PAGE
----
Sometimes a Bible verse which appears to say nothing very important actually has a lot to tell us, if we dig down a little. The apostle Paul in writing to Timothy (2 Timothy 4:13) is a case in point:
"When you come, bring the cloak that I left with Carpus at Troas, and my scrolls, especially the parchments".
So he's left some of his stuff behind at the port of Troas (was he in a hurry to catch a ship?). No big deal - except when we stop to think about what might have been written in those scrolls and parchments. For many of these ideas I have to credit Nick Page's book 'Whatever happened to the Ark of the Covenant - and other Bible mysteries' - a great read.
As a professional archivist I'm fascinated by how people wrote and kept records in the past. Scrolls were made from papyrus in Paul's day, and they were used by Romans and Greeks for important literary texts. If you wrote poetry, a play, or a work of philosophy, you had it written in the form of a scroll; all important papers were copied onto scrolls. If you were Jewish, your Hebrew Scriptures (our Old Testament) were in the form of scrolls. That was the dignified way to present anything important, no matter how bulky the scrolls were and how slow and difficult it was to unroll them and find the part you wanted.
We can only speculate about what Paul's scrolls contained, but we know it must have been something important, because that's what scrolls were for. Were they his copies of parts of the Hebrew Scriptures? When Paul wrote this second letter to Timothy he was in prison in Rome, facing trial and knowing that he was near the end of his life. ("The time of my departure has come ... I have fought the good fight, I have finished the race.” 2Tim 4:6-8). So did they contain evidence of his Roman citizenship, or other important papers that could be used in court?
Whatever the answer, we do know that although these must have been important documents, something else was even more important, because he asks Timothy to bring "above all" (or "especially") the parchments. And now for the interesting bit.
The word translated 'parchments' (parchment is made from animal skin - sheep, goats, cows) was actually used to mean the things parchment was being used for: small notebooks, created by folding a sheet of parchment several times to create a small book of 8, 16 or more pages. The first person to think of doing this had invented the prototype of the book: a major development in the history of writing and education! And we know that these parchment notebooks were used for less important, personal stuff: for writing accounts, making notes, drafting letters etc. Beyond that they were used mainly by traders and craftsmen. So educated Romans had very little use for them and the notebooks had very low status, compared to scrolls. And yet, to Paul, his parchment notebooks were even more important than his scrolls. Whatever they contained was more significant even than his Hebrew Scriptures or his trial evidence. What might that have been? These facts may be clues:-
• Historians of the period tell us that if an educated Roman sent a letter to a far off place, he would keep a copy of his correspondence in a parchment notebook (evidenced in Cicero's letter to his friend Paetus in 46 A.D.).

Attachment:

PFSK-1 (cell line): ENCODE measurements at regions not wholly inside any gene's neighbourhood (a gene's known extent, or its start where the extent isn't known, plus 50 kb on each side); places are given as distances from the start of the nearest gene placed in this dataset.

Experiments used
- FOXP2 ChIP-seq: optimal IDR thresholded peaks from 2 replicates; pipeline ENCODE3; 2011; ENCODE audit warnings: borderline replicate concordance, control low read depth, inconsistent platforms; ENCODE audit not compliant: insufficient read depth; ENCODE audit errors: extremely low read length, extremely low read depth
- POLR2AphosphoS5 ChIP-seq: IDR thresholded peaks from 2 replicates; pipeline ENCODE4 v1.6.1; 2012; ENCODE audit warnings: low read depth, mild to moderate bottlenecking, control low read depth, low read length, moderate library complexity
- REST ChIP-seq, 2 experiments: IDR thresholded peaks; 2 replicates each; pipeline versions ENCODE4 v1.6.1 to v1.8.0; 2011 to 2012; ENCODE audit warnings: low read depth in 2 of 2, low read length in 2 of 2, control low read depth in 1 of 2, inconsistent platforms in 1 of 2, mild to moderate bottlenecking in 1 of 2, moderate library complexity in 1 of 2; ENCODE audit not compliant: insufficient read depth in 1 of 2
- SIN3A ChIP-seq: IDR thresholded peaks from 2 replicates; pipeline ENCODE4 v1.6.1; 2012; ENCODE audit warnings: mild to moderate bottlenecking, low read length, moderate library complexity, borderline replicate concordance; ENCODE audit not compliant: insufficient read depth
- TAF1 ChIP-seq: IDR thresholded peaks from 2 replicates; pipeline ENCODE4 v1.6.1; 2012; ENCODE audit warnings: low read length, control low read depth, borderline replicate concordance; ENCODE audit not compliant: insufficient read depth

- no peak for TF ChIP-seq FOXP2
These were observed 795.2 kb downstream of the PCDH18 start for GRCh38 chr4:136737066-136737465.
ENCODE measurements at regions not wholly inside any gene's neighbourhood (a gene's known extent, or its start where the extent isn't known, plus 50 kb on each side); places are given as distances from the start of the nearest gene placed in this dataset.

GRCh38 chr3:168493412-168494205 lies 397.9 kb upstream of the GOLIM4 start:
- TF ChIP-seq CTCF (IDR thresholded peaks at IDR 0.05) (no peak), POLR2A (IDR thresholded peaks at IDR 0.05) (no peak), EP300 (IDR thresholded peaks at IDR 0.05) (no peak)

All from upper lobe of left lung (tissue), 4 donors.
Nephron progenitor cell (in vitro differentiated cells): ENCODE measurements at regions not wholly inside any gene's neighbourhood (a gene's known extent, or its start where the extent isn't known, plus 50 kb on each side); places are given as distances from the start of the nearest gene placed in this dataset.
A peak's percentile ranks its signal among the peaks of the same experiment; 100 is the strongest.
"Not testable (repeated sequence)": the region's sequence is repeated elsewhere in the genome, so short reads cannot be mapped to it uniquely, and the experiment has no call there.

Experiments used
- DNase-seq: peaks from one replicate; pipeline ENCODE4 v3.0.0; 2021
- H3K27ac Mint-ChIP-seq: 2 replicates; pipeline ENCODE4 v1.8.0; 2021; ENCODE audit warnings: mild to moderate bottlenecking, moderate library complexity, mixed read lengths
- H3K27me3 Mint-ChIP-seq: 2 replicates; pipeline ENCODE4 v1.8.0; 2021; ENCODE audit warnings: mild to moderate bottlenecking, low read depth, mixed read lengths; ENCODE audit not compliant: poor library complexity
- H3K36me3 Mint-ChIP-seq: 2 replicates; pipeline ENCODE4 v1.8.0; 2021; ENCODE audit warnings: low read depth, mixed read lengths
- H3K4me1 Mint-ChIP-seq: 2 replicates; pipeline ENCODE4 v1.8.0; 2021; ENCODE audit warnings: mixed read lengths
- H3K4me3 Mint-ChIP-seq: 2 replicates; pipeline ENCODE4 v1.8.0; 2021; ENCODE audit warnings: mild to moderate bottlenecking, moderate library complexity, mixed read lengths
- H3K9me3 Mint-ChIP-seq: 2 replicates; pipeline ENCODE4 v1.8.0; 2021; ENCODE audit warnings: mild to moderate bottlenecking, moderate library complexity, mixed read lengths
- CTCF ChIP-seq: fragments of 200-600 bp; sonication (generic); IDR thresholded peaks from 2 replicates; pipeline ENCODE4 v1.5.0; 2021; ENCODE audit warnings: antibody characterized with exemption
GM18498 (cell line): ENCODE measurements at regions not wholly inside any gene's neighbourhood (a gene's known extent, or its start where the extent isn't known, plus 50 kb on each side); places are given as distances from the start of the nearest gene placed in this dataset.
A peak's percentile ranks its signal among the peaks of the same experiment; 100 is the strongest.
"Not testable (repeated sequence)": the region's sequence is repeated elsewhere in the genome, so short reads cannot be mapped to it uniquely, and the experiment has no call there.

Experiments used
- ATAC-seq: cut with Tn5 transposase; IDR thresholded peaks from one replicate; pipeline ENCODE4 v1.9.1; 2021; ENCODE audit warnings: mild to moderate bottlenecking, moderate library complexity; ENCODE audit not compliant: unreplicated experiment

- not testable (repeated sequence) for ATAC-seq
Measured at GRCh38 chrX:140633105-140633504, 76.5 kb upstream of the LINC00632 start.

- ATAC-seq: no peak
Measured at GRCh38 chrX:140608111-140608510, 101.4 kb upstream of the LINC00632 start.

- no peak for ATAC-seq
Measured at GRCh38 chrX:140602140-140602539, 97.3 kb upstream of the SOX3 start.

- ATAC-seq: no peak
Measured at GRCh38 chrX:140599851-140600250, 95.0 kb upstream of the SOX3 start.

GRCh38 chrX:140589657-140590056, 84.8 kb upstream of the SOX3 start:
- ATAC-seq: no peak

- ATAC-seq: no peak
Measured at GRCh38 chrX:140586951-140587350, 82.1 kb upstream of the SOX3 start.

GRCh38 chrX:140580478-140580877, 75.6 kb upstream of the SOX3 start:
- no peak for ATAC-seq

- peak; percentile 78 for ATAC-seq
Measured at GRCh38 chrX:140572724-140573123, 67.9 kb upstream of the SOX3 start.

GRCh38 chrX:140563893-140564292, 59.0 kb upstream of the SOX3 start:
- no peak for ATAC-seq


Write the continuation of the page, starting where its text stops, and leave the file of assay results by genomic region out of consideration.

• Books had lots of practical advantages (compact, efficient use of space, easily portable, much easier to find the section you want), but educated Romans and Greeks continued to use scrolls exclusively for anything important (all their literary works, for example) until about 200 A.D.
• For nearly two centuries, only Christians used them for their important texts! Every single surviving Christian text is in the form of a book ('codex') until eventually, by the 4th century A.D., books replaced scrolls completely. Historians are completely at a loss to explain this.
Why did the early Christians use the new book format to communicate the most important message in the world, when it was so looked down on by educated people of the time? Could it be that they were carrying on a tradition begun by their first leaders the apostles? Were the very first New Testament texts written in parchment notebooks?
This brings us back to 2 Timothy 4:13. The scholarly consensus is that the earliest writings of the New Testament weren't the Gospels, but the letters written by Paul in the 50s and early 60s A.D.; even those who disagree date the Gospels no earlier. And there's strong evidence to show that Paul's letters were collected and in general circulation around the Church not long after Paul's death in around 66 A.D. (e.g. 2 Peter 3:15-16 and comments by other 1st century Christians). How did that happen so quickly, when they were written to different churches hundreds of miles apart? Is it possible that the parchment notebooks which Paul was so anxious to have back with him in Rome actually contained his personal copies of all those letters he had written to the churches? And does it tell us that even at the very end of his life, in prison and facing death, his overriding concern was to make sure that the advice and guidance contained in those letters could be collected, copied (by Luke who was with him?) and passed on, for the continued guidance of the whole of the new Church? Such a suggestion makes sense and answers a lot of questions.
All this from a seemingly simple little verse about a few missing belongings!
Image: Wikipedia, manuscript of the Epistle to the Romans (fragment).